- Edwin D. Reilly (2003). Milestones in computer science and information technology. Greenwood Publishing Group. p. 245. ISBN 978-1-57356-521-9.
- Murdocca, Miles J.; Vincent P. Heuring (2000). Principles of Computer Architecture. Prentice-Hall. p. 5. ISBN 0-201-43664-7.
- Daniel Page (2009). A Practical Introduction to Computer Architecture. Springer. p. 148. ISBN 978-1-84882-255-9.
- Mark Balch (2003). Complete digital design: a comprehensive guide to digital electronics and computer system architecture. McGraw-Hill Professional. p. 149. ISBN 978-0-07-140927-8. Retrieved 18 May 2011.
- Daniel Page (2009). A Practical Introduction to Computer Architecture. Springer. p. 153. ISBN 978-1-84882-255-9.
- Ivor Grattan-Guinness (2003). Companion encyclopedia of the history and philosophy of the mathematical sciences. JHU Press. p. 705. ISBN 978-0-8018-7396-6.
- Copeland, Jack (2000), A Brief History of Computing: ENIAC and EDVAC, retrieved 27 January 2010
- John L. Hennessy; David A. Patterson; David Goldberg (2003). Computer architecture: a quantitative approach. Morgan Kaufmann. p. 68. ISBN 978-1-55860-724-8.
- B. Jack Copeland (2006). Colossus: the secrets of Bletchley Park's codebreaking computers. Oxford University Press. p. 104. ISBN 978-0-19-284055-4.
- Christof Teuscher (2004). Alan Turing: life and legacy of a great thinker. Springer. p. 321–322. ISBN 978-3-540-20020-8.
- Williams, F. C; Kilburn, T (25 September 1948), "Electronic Digital Computers", Nature, 162 (4117): 487, doi:10.1038/162487a0, archived from the original on 6 April 2009, retrieved 10 April 2009
- Susanne Faber, "Konrad Zuses Bemuehungen um die Patentanmeldung der Z3", 2000
- Williams, Frederic; Kilburn, Tom (1948). "Electronic Digital Computers". Nature. 162 (4117): 487. doi:10.1038/162487a0. Archived from the original on 6 April 2009.
- Rául Rojas; Ulf Hashagen (2002). The first computers: history and architectures. MIT Press. p. 379. ISBN 978-0-262-68137-7.
- Daniel Page (2009). A Practical Introduction to Computer Architecture. Springer. p. 158. ISBN 978-1-84882-255-9.
- Mike Hally (2005). Electronic brains: stories from the dawn of the computer age. National Academies Press. p. 96. ISBN 978-0-309-09630-0.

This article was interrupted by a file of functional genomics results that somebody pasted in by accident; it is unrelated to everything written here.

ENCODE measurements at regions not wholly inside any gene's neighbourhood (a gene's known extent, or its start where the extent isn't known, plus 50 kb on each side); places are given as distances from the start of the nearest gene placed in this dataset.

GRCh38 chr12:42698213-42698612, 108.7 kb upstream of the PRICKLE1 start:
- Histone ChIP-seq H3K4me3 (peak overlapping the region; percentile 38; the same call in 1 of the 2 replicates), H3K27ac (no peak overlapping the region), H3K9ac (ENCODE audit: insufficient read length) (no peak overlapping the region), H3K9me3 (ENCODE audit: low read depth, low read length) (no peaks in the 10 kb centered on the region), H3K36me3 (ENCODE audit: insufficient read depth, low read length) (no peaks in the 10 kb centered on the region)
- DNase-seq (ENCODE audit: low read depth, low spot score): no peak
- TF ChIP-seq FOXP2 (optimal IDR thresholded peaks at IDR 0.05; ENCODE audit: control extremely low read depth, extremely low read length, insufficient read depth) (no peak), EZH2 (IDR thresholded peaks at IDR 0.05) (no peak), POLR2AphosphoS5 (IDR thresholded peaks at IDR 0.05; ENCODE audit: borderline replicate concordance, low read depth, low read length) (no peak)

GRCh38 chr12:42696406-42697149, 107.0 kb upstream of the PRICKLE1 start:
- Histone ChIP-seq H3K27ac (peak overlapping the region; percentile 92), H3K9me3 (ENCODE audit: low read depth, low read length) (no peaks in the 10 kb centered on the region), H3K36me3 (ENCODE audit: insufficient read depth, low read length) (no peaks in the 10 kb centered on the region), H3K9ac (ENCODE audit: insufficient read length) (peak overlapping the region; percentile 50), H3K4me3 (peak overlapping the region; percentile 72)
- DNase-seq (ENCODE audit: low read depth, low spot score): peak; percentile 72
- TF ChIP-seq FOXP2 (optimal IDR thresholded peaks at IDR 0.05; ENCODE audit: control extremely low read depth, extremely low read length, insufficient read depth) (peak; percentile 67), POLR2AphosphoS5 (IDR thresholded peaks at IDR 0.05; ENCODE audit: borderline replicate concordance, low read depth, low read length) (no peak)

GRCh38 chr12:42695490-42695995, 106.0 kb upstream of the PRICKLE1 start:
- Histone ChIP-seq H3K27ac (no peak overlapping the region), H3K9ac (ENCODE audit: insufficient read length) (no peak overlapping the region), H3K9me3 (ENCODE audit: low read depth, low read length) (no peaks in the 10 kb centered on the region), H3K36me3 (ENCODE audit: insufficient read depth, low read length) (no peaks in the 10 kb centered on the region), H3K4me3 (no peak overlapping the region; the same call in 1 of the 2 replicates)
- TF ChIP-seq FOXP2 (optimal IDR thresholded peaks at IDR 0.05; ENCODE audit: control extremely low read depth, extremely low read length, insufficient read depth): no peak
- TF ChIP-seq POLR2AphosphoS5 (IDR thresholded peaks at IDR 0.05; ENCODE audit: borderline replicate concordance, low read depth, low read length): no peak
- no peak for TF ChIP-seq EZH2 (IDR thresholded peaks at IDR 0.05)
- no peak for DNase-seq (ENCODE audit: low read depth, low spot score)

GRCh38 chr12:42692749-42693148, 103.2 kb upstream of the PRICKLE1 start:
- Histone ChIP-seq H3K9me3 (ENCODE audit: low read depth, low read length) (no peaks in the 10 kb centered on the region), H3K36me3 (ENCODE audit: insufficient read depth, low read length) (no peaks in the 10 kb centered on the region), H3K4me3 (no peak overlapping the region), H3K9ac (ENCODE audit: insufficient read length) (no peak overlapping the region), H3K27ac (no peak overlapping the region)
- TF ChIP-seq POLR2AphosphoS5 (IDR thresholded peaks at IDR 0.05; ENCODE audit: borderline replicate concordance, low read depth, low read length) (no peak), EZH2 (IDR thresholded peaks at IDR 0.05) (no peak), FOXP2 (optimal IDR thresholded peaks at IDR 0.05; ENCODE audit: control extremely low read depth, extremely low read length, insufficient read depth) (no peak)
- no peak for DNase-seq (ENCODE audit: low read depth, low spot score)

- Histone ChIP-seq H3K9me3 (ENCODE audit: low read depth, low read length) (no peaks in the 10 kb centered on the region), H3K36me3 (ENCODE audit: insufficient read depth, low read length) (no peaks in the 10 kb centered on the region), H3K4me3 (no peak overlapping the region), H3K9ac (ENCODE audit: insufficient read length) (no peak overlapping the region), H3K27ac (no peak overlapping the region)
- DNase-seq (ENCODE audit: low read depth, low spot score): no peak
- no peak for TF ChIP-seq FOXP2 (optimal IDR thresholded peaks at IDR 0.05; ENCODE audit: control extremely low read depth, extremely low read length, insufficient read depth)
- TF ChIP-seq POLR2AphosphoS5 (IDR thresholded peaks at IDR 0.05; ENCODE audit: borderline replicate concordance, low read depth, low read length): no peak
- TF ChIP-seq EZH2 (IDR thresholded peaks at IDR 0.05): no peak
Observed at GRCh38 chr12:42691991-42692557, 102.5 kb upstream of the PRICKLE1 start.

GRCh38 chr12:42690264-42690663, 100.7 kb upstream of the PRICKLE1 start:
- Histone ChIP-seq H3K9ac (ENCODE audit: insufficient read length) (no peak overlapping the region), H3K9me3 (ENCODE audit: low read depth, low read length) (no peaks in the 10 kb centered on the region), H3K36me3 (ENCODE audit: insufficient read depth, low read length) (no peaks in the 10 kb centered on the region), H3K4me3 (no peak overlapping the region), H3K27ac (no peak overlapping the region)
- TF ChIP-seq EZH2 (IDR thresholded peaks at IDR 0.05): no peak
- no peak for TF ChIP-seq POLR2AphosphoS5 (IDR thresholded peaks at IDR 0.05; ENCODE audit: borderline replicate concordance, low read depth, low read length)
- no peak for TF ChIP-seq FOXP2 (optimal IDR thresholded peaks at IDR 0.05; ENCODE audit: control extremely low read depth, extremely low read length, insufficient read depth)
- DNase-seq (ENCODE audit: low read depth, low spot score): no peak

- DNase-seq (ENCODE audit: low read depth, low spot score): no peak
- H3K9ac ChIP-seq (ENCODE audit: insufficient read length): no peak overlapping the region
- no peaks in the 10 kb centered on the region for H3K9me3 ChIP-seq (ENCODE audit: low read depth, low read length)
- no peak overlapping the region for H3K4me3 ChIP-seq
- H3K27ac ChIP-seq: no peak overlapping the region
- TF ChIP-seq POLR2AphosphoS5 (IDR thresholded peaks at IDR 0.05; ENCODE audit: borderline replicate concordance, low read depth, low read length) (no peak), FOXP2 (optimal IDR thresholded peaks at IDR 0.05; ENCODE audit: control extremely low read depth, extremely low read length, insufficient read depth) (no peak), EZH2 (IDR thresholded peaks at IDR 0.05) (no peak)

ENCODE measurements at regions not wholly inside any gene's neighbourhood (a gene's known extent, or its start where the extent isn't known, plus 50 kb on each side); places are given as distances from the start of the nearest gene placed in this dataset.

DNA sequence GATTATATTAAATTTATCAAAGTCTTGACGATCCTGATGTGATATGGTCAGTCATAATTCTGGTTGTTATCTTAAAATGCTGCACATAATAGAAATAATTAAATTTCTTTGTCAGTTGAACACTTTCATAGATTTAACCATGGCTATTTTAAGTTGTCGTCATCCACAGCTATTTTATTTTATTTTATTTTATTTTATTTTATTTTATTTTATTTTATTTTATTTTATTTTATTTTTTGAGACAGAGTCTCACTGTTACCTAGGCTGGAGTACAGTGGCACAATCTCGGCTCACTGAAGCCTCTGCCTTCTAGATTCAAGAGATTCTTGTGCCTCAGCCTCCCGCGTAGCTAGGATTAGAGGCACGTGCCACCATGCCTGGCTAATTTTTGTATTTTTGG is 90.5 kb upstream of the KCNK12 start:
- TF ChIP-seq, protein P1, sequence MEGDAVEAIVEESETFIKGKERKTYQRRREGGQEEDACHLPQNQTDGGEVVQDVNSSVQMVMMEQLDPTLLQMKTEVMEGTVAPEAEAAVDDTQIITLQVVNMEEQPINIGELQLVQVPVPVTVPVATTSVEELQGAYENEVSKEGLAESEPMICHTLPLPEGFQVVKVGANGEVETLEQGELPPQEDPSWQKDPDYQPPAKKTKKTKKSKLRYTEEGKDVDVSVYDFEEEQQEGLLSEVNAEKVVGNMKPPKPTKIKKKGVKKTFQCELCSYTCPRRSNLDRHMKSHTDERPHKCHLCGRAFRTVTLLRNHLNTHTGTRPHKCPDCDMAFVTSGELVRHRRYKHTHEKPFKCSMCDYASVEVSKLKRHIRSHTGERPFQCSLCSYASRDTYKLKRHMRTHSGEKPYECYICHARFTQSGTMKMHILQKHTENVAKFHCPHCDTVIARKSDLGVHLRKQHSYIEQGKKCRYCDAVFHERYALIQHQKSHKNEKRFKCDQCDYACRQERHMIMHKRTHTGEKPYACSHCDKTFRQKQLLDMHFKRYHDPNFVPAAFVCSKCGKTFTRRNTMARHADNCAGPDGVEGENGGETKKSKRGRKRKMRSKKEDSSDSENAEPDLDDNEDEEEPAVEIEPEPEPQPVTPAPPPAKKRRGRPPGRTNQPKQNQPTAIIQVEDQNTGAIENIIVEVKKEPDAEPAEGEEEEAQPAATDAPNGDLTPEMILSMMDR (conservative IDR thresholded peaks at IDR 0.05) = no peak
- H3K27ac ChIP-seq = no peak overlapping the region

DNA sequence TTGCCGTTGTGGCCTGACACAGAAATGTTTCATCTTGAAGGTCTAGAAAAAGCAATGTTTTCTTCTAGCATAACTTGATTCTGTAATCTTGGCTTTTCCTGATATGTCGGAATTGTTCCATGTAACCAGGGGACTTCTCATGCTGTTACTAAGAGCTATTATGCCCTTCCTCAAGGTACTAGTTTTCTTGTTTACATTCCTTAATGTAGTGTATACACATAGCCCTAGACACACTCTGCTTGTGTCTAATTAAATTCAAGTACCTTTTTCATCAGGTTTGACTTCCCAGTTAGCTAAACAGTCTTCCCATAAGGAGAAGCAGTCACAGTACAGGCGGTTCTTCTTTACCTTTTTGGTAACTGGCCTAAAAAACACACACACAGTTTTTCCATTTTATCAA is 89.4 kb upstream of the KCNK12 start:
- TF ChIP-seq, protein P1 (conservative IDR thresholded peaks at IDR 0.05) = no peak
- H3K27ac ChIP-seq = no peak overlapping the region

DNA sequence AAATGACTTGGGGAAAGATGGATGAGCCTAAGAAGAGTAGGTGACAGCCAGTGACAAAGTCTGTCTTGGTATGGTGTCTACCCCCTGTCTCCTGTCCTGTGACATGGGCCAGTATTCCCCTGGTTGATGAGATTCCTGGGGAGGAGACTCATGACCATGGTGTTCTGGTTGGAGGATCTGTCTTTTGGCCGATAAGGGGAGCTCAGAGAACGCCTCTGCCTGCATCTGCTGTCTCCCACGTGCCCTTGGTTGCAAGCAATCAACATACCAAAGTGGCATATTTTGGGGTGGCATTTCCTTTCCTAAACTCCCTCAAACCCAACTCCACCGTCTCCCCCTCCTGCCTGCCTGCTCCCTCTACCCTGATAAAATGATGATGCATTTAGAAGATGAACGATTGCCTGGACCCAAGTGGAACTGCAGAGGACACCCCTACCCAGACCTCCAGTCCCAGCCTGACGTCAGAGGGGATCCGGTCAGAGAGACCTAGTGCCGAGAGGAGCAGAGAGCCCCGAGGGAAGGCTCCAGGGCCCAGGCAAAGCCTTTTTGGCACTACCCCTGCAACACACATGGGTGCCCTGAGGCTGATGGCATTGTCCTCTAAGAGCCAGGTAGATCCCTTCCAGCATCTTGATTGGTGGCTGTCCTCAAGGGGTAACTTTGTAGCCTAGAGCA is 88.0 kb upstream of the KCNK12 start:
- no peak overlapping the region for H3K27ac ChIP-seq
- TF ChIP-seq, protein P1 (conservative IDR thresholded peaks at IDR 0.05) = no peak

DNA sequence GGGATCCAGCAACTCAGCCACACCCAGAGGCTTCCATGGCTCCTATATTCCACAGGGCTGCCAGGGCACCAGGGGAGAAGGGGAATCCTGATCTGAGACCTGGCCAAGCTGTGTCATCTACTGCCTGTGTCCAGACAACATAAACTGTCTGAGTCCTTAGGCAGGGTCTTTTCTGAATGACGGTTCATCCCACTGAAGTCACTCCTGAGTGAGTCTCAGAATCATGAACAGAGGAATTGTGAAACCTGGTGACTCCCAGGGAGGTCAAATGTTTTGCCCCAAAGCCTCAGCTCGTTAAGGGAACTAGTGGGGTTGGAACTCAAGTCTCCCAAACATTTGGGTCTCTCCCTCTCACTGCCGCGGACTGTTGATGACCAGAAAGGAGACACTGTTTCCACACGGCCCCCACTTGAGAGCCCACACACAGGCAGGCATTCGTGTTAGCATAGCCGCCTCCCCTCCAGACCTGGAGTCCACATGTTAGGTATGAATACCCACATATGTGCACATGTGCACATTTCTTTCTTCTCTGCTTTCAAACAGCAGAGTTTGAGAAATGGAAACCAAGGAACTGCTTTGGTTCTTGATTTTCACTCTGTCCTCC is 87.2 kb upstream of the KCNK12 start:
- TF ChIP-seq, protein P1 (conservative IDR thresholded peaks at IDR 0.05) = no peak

- Emerson W. Pugh (1995). Building IBM: shaping an industry and its technology. MIT Press. p. 136. ISBN 978-0-262-16147-3.
- Olley, A. (2010). "Existence Precedes Essence - Meaning of the Stored-Program Concept" (PDF). History of Computing. Learning from the Past. IFIP Advances in Information and Communication Technology. 325: 169. doi:10.1007/978-3-642-15199-6_17. ISBN 978-3-642-15198-9.
- Graham, Loren R. (1993). Science in Russia and the Soviet Union: A Short History. Cambridge University Press. p. 256.
- Edwin D. Reilly (2003). Milestones in Computer Science and Information Technology, p. 245.
- Emerson W. Pugh; Lyle R. Johnson; John H. Palmer (1991). IBM's 360 and Early 370 Systems. MIT Press. p. 15. ISBN 978-0-262-51720-1.
- Campbell-Kelly, Martin (April 1982). "The Development of Computer Programming in Britain (1945 to 1955)". IEEE Annals of the History of Computing. 4 (2): 121–139. doi:10.1109/MAHC.1982.10016.
- Lavington, Simon, ed. (2012). Alan Turing and his Contemporaries: Building the World's First Computers. London: British Computer Society. p. 61. ISBN 9781906124908.
- Johnson, Roger (April 2008). "School of Computer Science & Information Systems: A Short History" (PDF). Birkbeck College. University of London. Retrieved 23 July 2017.
- Hally, Mike. Electronic Brains, 2005, pp. 40-41.
- Martin Fransman (1993), The Market and Beyond: Cooperation and Competition in Information Technology, page 19, Cambridge University Press
- Early Computers, Information Processing Society of Japan
- 【Electrotechnical Laboratory】 ETL Mark III Transistor-Based Computer, Information Processing Society of Japan
- Early Computers: Brief History, Information Processing Society of Japan